What is Equal Representation? – Glossary of Good
As part of Montfort’s Glossary of Good series, Amanda Reeder finds out what ‘Equal Representation’ is about in the context of women in leadership positions.
What is Equal Representation?
Equal Representation can actually mean a few different things, depending on the context. Sometimes, the term is used in reference to political movements that seek proportional representation in their government in terms of the population of a particular region versus another.
However, it is also commonly used to describe the movement to champion women and gender diversity in government and in executive business roles, which is what we’ll cover in this blog post.
Advocates of Equal Representation want to encourage the normalisation of formal ‘quotas’ of women in global leadership roles, with the help of male allies. Many proponents of Equal Representation see quotas as a necessary temporary measure to help advance equal representation.
The United Nations Division for the Advancement of Women (DAW said in a 2005 report about Equal Representation that “as allies, men can support women’s initiatives and movements in their efforts towards equality. As major ‘gatekeepers’ of policy-making institutions, men can leverage women into positions of power either through direct selection and appointment”.
Why does Equal Representation matter?
The UN report also said that “equal participation of women and men in decision-making institutions was a key element in the democratization of governance. By effectively increasing the descriptive and substantive representation of women in political life at all levels, the potential for change in political practices—and therefore in outcomes–towards the empowerment of women can be better realized; thereby promoting a more democratic and just society.”
Additionally, a study of women’s policy impact in government shows that women consistently co-sponsor more bills related to women’s health than their male counterparts, regardless of political ideology.
Unfortunately, we are nowhere near equal participation of women and men in decision-making. For example, in the UK in 2017, women only make up 29% of our MPs, and there are more men named David on the list of FTSE 100 CEOs than there are women.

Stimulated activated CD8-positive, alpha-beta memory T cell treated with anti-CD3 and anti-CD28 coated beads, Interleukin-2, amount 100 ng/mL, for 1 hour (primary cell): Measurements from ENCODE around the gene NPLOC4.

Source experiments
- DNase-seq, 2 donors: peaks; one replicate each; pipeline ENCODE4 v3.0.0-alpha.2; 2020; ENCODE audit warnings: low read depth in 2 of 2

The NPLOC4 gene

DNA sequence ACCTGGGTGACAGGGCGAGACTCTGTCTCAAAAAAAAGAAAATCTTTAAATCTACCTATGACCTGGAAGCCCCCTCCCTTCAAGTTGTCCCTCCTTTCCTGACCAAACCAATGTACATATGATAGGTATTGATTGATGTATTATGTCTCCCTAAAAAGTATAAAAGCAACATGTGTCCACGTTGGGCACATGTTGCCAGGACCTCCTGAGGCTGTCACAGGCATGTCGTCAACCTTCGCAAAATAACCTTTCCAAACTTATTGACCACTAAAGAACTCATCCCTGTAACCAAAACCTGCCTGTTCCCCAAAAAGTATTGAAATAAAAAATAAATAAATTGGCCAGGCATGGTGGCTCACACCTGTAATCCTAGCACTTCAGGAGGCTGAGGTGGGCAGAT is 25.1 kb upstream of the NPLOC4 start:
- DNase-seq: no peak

In the United States under the current administration, they are ranked 104th when ranked for in women’s representation in government, with a congress that is made up of 80% men.
Globally, only 22.8 per cent of all national parliamentarians were women as of June 2016, a slow increase from 11.3 per cent in 1995.
These statistics show a dire need for women to be purposefully encouraged, promoted and appointed to leadership roles all all levels to help them get to the top tier of governance in parliament and in business, especially when research shows women’s representation in global politics has actually stagnated in the last two years.
What are some examples of Equal Representation in action?
Though we have a very long way to go, the movement of Equal Representation is buoyed by by several major actors on the world stage who are championing equal representation in government and business.
For example, in 2015, Canadian Prime Minister Justin Trudeau announced that his cabinet would be the first in Canadian history to purposefully include 50% women. Here is an interview with the Canadian Minister of the Status of Women:
This graph also shows the handful of other countries where women hold at least 50% of ministerial positions:
In the business world, inclusion of women isn’t just good for society, it’s good for the bottom line, with research showing showing firms with more women in the boardroom are actually more profitable. Salesforce CEO Marc Benioff is a great example of an ally, with his insistence on equal pay and that all important meetings include at least 30 percent women.
This report from the European Parliament in 2012 outlines the efforts (of varying degrees of success) made by several EU countries to encourage gender parity on corporate management boards.